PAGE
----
Elvis was a crooner with sleek black hair, a young guy exuding sexuality. A little black Manx, he'd picked up with our cats, settling on the porch. We weren't feeding him, yet. He was battling with other fully equipped toms in the neighborhood, most strays like him.
Somebody else's cat, he came wearing a flea collar. I tried not to give him a name, calling him "Spare" or "Little Boy." My wife christened him Elvis after hearing him caterwaul. Friendly, he'd hop in our laps if we sat on the front steps, or stretch up to a shoulder and purr. He didn't stay a porch cat for long.
If they're lucky, ferals or strays become homebodies. Both of our boys - Mister Cat and Squirrel - found our house before we knew it was their home. The girls we adopted, Xena from PAWS and Luna from a neighbor's dad.
Cats attract cats, make friends, live in social groups, feral colonies and clowders for housecats. They groom and hunt together, and look after one another. Squirrel was welcomed by Mister Cat and Xena. Last winter, he stepped inside on the coldest night of the year. We got him fixed and named him after his attitude as much as his gray fur and white belly.
When we let Elvis inside, Squirrel became moody, unsure of where he stood in the feline order of things. Spats happened in the hallway, spilled into the two young males' relationships with Xena and Luna. Xena, a lithe black ballerina, could out maneuver them, but Luna at 12, could not. She'd been a solo cat before she came to live with us, and smacked any feline who came too close.
Five cats were too many. When we let him in, our friends and neighbors thought we were going over the deep end, but we stayed committed to find him a good home. Four months later, a friend's sister took him to her two little girls, husband and mom. He'd have a couple of small dogs to live with, but there wouldn't be competition from a slightly older male. It was sad to see him go, his little nose poking out of the cat carrier for one last whiff of us.
Will other lost or wild cats come to my door?
Probably. If I can manage, I'll try to help. For most homeless cats life is rough. They become prey to coyotes, raccoons. Mean people kill them. Wild kittens have slim chance of finding a home outside their colony, if they survive. Many kittens become so flea infested they die from blood loss. If feline aids or leukemia breaks out in a colony, the cats suffer until they're too weak to hunt or defend themselves.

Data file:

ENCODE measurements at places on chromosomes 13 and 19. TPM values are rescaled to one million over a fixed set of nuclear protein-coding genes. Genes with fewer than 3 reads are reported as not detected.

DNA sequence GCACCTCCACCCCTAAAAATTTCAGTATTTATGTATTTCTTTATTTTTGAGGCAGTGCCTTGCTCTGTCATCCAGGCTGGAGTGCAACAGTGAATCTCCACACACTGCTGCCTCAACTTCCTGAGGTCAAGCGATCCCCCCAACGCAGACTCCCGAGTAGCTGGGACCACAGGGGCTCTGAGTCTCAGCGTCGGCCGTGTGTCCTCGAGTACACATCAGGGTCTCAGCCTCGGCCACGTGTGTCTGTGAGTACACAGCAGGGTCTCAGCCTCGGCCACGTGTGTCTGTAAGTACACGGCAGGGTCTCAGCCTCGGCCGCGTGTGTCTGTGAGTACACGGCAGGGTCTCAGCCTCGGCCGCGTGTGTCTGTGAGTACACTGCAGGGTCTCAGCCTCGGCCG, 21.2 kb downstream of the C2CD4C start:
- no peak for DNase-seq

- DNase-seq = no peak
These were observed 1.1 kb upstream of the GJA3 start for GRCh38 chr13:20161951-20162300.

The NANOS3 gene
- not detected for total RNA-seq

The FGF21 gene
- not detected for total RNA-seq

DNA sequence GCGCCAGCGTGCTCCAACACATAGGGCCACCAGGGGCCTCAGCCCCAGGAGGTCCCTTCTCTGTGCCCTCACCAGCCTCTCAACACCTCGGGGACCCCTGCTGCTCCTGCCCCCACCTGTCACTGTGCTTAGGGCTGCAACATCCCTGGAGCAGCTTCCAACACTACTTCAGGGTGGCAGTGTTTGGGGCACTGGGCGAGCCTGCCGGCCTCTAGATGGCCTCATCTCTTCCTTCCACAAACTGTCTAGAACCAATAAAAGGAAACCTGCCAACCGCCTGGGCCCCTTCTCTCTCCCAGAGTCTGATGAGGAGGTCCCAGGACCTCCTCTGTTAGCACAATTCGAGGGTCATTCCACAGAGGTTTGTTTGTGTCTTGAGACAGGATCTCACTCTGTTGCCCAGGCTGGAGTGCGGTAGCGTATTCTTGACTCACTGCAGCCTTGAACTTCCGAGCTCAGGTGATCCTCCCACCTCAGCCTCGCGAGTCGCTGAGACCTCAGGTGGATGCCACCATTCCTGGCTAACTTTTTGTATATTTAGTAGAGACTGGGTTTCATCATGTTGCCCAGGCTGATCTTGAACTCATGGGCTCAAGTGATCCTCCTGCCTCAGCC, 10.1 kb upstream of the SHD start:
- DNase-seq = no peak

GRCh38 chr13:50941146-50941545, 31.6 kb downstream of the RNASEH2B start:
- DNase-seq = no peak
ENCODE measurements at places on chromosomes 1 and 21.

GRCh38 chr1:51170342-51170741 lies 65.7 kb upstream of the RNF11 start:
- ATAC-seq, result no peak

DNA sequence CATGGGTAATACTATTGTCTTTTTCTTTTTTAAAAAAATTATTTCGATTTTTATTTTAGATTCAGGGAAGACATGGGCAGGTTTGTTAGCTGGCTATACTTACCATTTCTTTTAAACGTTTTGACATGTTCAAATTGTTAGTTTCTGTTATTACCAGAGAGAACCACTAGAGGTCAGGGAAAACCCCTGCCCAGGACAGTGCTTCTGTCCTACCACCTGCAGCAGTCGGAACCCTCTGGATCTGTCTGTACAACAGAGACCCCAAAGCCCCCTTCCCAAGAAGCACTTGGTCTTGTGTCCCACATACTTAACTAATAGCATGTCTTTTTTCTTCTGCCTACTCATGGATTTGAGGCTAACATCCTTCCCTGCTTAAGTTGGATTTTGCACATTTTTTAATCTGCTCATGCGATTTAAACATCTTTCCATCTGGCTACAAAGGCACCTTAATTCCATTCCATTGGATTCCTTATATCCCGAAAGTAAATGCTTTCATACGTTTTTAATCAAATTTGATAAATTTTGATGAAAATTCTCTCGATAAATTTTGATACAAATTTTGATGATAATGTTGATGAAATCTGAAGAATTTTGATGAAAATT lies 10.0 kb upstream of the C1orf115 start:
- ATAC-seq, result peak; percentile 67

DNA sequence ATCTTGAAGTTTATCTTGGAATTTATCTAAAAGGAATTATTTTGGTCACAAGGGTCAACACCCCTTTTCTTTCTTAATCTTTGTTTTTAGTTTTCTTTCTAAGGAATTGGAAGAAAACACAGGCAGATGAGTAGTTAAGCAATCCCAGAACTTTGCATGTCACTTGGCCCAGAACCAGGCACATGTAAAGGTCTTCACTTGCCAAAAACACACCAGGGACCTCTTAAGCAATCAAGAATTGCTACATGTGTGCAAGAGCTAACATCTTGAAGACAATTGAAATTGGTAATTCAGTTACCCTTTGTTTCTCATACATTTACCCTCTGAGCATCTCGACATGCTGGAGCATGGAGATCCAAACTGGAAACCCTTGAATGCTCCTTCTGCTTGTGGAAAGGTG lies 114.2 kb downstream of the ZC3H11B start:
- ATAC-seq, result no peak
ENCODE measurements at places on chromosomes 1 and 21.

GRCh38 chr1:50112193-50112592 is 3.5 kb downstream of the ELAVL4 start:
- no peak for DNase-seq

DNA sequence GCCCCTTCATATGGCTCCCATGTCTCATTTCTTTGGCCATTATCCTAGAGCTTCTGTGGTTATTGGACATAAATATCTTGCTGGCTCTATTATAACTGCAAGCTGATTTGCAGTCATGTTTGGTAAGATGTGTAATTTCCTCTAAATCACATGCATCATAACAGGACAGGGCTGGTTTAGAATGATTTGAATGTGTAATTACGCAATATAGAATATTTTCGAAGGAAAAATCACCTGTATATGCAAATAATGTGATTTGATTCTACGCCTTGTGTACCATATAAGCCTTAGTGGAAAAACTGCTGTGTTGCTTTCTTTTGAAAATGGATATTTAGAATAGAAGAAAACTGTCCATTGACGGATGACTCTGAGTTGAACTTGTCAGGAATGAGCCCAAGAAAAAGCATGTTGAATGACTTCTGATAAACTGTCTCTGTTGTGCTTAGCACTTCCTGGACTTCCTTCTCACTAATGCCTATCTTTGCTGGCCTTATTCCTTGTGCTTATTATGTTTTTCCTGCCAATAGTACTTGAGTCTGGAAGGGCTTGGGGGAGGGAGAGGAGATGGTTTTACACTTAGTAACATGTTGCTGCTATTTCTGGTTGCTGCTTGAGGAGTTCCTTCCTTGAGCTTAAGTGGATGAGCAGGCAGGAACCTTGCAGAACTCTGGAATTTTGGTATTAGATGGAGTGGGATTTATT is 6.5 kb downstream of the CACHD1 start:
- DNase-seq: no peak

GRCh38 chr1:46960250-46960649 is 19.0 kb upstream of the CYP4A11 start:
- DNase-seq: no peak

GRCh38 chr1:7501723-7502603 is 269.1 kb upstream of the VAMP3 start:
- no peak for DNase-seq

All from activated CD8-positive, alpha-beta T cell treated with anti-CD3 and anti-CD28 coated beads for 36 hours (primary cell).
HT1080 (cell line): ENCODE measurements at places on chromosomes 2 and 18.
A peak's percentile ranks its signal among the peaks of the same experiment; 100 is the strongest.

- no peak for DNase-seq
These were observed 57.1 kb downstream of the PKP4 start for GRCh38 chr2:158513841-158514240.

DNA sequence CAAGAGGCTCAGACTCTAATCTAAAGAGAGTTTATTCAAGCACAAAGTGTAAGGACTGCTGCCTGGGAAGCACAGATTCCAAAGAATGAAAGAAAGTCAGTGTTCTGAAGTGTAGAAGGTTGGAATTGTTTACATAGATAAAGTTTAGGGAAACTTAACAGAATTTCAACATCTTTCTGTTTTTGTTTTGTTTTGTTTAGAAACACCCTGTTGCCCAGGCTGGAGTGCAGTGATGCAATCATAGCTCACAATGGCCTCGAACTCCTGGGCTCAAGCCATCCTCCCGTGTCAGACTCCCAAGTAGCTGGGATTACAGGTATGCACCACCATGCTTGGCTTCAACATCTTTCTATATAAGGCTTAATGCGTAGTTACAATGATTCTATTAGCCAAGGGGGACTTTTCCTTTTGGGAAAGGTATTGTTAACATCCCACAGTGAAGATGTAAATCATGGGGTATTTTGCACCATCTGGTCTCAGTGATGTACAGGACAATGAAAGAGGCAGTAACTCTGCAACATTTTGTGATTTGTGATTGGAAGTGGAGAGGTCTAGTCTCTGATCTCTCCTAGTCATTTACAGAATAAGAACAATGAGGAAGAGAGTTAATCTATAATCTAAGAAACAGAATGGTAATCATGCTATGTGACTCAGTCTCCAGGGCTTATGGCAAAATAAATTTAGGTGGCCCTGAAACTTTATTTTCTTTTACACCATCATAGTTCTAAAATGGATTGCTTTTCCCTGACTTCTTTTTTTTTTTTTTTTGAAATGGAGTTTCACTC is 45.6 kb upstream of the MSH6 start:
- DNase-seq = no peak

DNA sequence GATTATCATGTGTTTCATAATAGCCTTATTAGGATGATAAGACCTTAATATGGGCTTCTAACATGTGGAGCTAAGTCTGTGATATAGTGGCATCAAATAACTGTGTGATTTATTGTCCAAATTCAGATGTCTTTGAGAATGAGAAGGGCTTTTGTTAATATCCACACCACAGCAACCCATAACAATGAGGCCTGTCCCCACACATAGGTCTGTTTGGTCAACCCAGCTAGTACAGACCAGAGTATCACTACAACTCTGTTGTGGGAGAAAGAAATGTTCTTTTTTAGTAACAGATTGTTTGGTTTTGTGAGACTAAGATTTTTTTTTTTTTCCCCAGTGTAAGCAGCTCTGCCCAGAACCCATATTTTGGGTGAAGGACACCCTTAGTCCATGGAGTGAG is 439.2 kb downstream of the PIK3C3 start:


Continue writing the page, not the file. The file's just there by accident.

Along Beacon Hill and into the International District, volunteers tend several feeding stations, in discreet places on public and private property. Rescuers humanely trap the cats and get them tested for communicable diseases. If they have feline aids or leukemia, they'll likely be euthanized. Healthy felines are spayed or neutered.
If the kitties like people, people find them homes. Healthy, untamable altered cats may be re-released to where they came from. This practice stabilizes feral populations. One female can have three litters a year, and can become pregnant at 4 months; one male can impregnate as many as 40 females. People can help make that population a healthier one by making it a smaller one.
To find out more, visit the Feral Cat Spay/Neuter Project at www.feralcatproject.org, or call (206) 528-8125. Or, if you see someone at a feeding station, ask how to pitch in.
Some argue saving wild housecats should not be a priority. Aren't there larger issues, like war and genocide, terrorism and oppression? Aren't people more important than animals?
Perhaps the test of humanity is not reacting to inhumanity, but in just being kind.